10 Oct 2008

War and Drought Threatens Afghanistan

A pitiable harvest this year has left small farmers all over central and northern Afghanistan facing hunger, and aid officials are warning of an acute food shortage this winter for nine million Afghans, more than a quarter of the population. Aid officials say that neglecting Afghanistan’s poorest provinces, like Bamian, could push people into crimes or the insurgency.

The crisis has been generated by the harshest winter in memory, followed by a drought across much of the country, which come on top of the broader problems of deteriorating security, the accumulated pressure of returning refugees and the effects of rising world food prices.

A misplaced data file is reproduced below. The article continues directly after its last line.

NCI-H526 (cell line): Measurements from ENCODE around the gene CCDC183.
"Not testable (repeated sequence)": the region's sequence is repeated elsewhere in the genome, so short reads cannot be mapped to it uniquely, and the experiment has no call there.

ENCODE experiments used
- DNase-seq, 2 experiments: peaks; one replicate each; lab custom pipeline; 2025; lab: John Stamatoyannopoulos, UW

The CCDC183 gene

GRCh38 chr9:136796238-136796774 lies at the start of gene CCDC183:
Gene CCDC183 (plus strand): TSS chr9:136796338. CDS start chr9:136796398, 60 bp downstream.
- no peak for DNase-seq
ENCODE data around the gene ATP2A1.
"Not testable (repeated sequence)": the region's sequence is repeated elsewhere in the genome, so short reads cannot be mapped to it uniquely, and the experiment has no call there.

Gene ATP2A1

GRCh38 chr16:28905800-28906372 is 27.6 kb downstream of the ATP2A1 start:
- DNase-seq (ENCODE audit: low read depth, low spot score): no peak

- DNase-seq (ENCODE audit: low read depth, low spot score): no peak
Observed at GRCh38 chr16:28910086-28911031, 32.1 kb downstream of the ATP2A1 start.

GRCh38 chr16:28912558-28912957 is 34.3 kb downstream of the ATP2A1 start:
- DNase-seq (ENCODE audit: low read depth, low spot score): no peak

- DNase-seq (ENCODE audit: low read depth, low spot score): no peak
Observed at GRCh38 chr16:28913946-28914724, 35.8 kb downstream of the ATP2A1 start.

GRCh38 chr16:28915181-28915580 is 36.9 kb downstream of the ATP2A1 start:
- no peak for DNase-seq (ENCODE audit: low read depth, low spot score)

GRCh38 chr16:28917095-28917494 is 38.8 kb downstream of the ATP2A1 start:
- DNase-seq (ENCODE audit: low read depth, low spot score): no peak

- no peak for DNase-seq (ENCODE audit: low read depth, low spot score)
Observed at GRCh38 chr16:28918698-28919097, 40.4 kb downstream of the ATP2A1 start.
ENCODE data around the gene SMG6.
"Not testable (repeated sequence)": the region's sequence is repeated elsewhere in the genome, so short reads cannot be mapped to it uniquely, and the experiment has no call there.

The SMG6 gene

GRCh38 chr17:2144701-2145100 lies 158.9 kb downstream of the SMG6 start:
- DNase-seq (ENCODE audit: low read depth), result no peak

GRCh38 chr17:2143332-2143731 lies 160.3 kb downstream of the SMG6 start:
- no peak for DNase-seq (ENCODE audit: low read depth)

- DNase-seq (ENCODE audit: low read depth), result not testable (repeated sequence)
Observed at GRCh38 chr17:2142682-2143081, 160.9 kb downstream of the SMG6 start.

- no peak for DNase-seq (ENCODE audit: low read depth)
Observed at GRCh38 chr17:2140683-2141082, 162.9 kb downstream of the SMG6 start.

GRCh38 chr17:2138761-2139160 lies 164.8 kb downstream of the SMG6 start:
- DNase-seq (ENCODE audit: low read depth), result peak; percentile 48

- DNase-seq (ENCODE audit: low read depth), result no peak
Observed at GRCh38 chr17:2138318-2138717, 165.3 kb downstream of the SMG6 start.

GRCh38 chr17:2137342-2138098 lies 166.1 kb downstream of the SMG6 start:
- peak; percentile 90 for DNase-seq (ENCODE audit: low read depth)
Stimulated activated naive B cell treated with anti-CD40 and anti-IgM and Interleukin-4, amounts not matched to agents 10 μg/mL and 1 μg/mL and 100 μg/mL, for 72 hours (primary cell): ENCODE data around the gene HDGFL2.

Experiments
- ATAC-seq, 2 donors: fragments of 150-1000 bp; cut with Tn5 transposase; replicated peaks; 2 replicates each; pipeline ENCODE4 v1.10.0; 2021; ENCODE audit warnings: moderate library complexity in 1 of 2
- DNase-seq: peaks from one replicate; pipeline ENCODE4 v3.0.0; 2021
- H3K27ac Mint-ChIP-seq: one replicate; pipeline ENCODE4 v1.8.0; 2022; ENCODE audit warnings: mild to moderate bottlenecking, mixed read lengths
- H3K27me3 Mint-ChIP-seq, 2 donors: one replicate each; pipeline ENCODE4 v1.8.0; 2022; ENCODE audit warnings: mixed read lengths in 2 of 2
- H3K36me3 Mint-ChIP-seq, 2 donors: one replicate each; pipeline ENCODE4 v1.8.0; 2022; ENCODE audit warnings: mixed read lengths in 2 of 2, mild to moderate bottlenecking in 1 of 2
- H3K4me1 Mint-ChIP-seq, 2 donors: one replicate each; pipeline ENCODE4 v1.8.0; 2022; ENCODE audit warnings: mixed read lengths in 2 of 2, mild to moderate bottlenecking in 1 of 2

The failure of the Afghan government and foreign donors to develop the country’s main economic sector, agriculture, has compounded the problems, the officials say. They warn that the food crisis could make an already bad security situation worse.

The British charity Oxfam, which conducted a provisional assessment of conditions in the province of Daykondi, one of the most remote areas of central Afghanistan, has appealed for international assistance before winter sets in. “Time is running out to avert a humanitarian crisis,” it said.